Welcome to Gammelgården - PDF

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Welcome to Gammelgården Bortom Åa different and exciting experiences for the whole family Visit Gammelgården and find out what life was like for a wealthy farming family. Step over the threshold of this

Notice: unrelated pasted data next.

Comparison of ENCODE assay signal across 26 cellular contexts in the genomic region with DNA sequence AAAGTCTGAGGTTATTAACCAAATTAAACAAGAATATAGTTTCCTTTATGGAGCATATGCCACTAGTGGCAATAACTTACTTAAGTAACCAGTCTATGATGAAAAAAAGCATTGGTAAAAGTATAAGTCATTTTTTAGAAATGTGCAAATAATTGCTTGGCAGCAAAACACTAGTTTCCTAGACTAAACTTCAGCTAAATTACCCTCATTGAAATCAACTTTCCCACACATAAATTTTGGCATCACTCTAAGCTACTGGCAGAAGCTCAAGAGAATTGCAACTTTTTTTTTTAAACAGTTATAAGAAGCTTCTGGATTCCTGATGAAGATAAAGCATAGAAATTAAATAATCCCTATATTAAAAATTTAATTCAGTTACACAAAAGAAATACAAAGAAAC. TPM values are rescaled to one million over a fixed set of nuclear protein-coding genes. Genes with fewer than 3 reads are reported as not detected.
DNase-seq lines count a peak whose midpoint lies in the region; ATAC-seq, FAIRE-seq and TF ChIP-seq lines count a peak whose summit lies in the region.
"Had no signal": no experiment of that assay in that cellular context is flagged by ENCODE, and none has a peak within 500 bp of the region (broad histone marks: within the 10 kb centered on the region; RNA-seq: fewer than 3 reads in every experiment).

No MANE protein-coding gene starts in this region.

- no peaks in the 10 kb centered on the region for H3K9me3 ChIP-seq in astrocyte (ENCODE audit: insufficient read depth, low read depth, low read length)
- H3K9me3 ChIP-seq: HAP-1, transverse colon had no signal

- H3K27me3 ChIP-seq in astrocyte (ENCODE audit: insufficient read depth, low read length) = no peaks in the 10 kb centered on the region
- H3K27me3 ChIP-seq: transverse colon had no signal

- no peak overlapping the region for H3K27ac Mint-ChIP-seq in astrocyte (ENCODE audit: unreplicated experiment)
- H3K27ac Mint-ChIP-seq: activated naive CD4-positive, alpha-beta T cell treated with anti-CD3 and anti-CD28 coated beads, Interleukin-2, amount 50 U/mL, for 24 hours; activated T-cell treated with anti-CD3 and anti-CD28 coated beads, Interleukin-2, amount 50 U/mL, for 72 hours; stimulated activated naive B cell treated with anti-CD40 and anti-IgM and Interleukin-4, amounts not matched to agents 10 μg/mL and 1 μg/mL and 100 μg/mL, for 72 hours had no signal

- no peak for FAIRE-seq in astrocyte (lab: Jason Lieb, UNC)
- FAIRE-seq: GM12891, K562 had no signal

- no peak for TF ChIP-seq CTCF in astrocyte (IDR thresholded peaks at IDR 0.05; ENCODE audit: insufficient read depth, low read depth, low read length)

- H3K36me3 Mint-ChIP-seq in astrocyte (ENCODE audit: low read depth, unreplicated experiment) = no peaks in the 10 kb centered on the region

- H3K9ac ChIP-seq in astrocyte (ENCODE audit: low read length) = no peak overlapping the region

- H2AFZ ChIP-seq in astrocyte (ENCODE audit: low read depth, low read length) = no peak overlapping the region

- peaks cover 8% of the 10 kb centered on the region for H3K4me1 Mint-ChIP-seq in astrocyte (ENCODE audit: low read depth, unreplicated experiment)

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Welcome to Gammelgården Bortom Åa different and exciting experiences for the whole family Visit Gammelgården and find out what life was like for a wealthy farming family. Step over the threshold of this grand early 19th century farm, where everything has been preserved for several generations. Look around in the old gunsmith s workshop and examine the farmhands lodgings and the grain store with seven locks you ll be amazed and surprised. Baking might be in progress in the bakehouse on the day of your visit. Animals and living history Maids and farmhands in period costume show visitors around the farm and relate stories from the past. Animals graze in the pastures during the summer months. Linen and wooden products on sale In our shop you ll find genuine handcrafted products, beautiful textiles, ceramics and the Fågelsjö Horse, which is the characteristic symbol of the farm. Café and study centre Enjoy a cup of coffee and homemade cakes/buns or sandwiches. The aroma of the morning s baking lingers! You can hire the bakehouse for your own baking activities. Alternatively you can buy our flatbread it is baked one day a week during the summer to go on sale to the public. Guided tours Daily all summer. No tours on Midsummer s Eve. Tours are given at other times by pre-arrangement. You can also book a tour for just a few visitors at other times! We have a number of parking spaces for motorhomes and caravans next to Gammelgården. Telephone: , We offer overnight accommodation of youth hostel standard. Please book in advance by phoning Fågelsjö is located by the E 45 road, about 90 km west of Ljusdal, 100 km north of Mora, and 40 km south of Sveg. Handcrafted products on sale The shop at Gammelgården sells local handcrafted products. The range on sale may vary slightly from one year to the next, but it includes knives with skilfully made blades and handles as well as knife sharpeners. We also sell knitted scarves and handicraft materials for your own work, flax dolls, ceramics, felt insoles, wirework, and much more made by craftspeople in and around Fågelsjö. We mustn t forget the Fågelsjö Horse, which is still crafted by local craftsmen who started making them about 35 years ago. We also sell many books, for example about Finnish colonisation in the area, Fågelsjö, and several about building conservation. New handcrafted items are added to our range every year. History of the farm Kristina & Mårten Fågelsjö Gammelgården is a well-preserved, untouched cultural environment, with roots dating back to the Finnish colonisation in the 17th century. The Finnish slashand-burn cultivators who settled in Fågelsjö in about 1670, had already lived in Sweden for two generations. Before moving to Fågelsjö they lived in Tandsjöborg, some 15 km south of here. Until about 1840, the village came under the town of Mora and it is entered in the church records as Mora Finnmark. The farm was owned by the same family for seven generations. The main farmhouse, a timbered one-storey parstuga, was built in 1818 and was adapted and extended throughout the 19th century. A new master of the house took over the farm in 1822 and the first thing he did was to add a storey to the building. Each generation wanted to make their personal mark on the farm. In 1895 Kristina, the only heir, took over the farm from her father Jonas Olsson. Jonas was the main farmer and strong figure of the village. Kristina had a long tradition to build on; she looked up to her father and often referred to him when talking about chores on the farm. Kristina married Mårten Persson, who ran a general store in Fågelsjö. Of the couple, she was the one who continued to live in a traditional manner as a farmer s wife. Kristina remained the sole owner of the farm, which was unusual for a woman at that time. Mårten was a man of the new era. After training as a bookkeeper in Stockholm, he returned home and became a shopkeeper with his own business. He was the first in his family, perhaps in the village, to make a break from the traditional way of life. It was a time of change; the forests were now valuable and people started to realise that there were other means of earning a living besides being a farmer or farmhand. Mårten became a respected man in the village. He was a lay judge and was elected to the municipal committee and school council. Mårten and Kristina lived in Gammelgården until 1910, when they moved into a new house on the opposite side of the farmyard. They built their new residential property in a style that was completely new in the area and that, it is said, was inspired by a postcard from the United States. The new house was equipped with new furniture and utensils, while all the old ones were left in Gammelgården; the idea was to preserve the farm for future generations. The couple did not have any children, so they left the farm in their will to what was then Loos Municipality. Ljusdal Municipality is the current owner and Fågelsjö Hembygdsförening, the local heritage association, looks after the farm. Gammelgården is unique in Sweden it is an invaluable source of knowledge about building practices, self-sufficiency, Illustration 1: The seven handicraft techniques and folk art. The fact that the farm locks on the grain store door illustrate in-depth knowledge of forging techniques. stands on its original site adds to its substantial value. The farm includes many outbuildings, grain stores, a storage building with a gallery and two storeys, a bakehouse, a section preserved from the 18th century, and a restored gunsmith s workshop which is one of the farm s foremost attractions. Gävleborg County Administrative Board has awarded the farm listed building status due to its historical interest. Interiors Gammelgården, dating from the early 19th century, is an untouched environment with extremely well-preserved interiors and paintings. Among the attractive wall paintings, furniture and artistically decorated objects, you can sense the atmosphere of a world so unlike our own. The farm includes a textile treasure trove: a walk-in closet with garments and other objects from three generations. Another storey was added to the farm in the 1830s and included a banquet hall. The hall was embellished with beautiful wall paintings by Bäck Anders Hansson from Rättvik. Several of the rooms are decorated with elegant stencils. The farm is adorned with a magnificent wedding arch, skilfully carved and painted for a wedding in The rebuilding projects carried out show that even in this remote forested area people were influenced by middle class ideals. The family had printed wallpaper as early as in the 1850s. gun salute. The picture shows the priest s chamber, in which the priest stayed when he came to the area once a year. His visit lasted several days, because he had many christenings, marriages and funerals to attend to as well as visiting households to test people on their knowledge of the catechism. Each year the priest s weekend is still celebrated in Fågelsjö, a popular event at the end of which the priest leaves the village in a boat decorated with leafy branches to the sound of a The spacious kitchen is dominated by a large fireplace for cooking, light and heat. This is where the family got together to eat and chat. The kitchen is full of objects left on their shelves and hooks, from cutlery and utensils to hand-wrought guns made in the farm s own workshop. Guns and tools from Fågelsjö were famous in their day for their high quality. All the objects illustrate great craftsmanship and imagination. In the village of Fågelsjö Information about the village. The bakehouse is located on the nearside of the Fågelsjö river, before you cross the bridge. Each week members of the local heritage association bake products that go on sale to the public. You can also hire the bakehouse for your own baking activities. Fågelsjö Chapel The chapel was built in by Fågelsjö villagers and is open to visitors. The separate bell tower was consecrated in October 1953 and was paid for using funds raised by the church s sewing circle, which was active at that time. The cemetery was consecrated in Bygdegården Bygdegården is the village hall and can be hired for various functions, such as birthdays, funeral wakes, christening parties and wedding receptions. There is enough equipment in the kitchen to cater for more than 70 people. The building includes three toilets as well as showers. There are also small cabins behind the village hall for use as overnight accommodation for up to about 25 people. Kursgården/Amerikahuset contains additional accommodation. This is an ideal venue for conferences of up to 25 delegates, and meals and coffee can be ordered from Café Bortom Åa, tel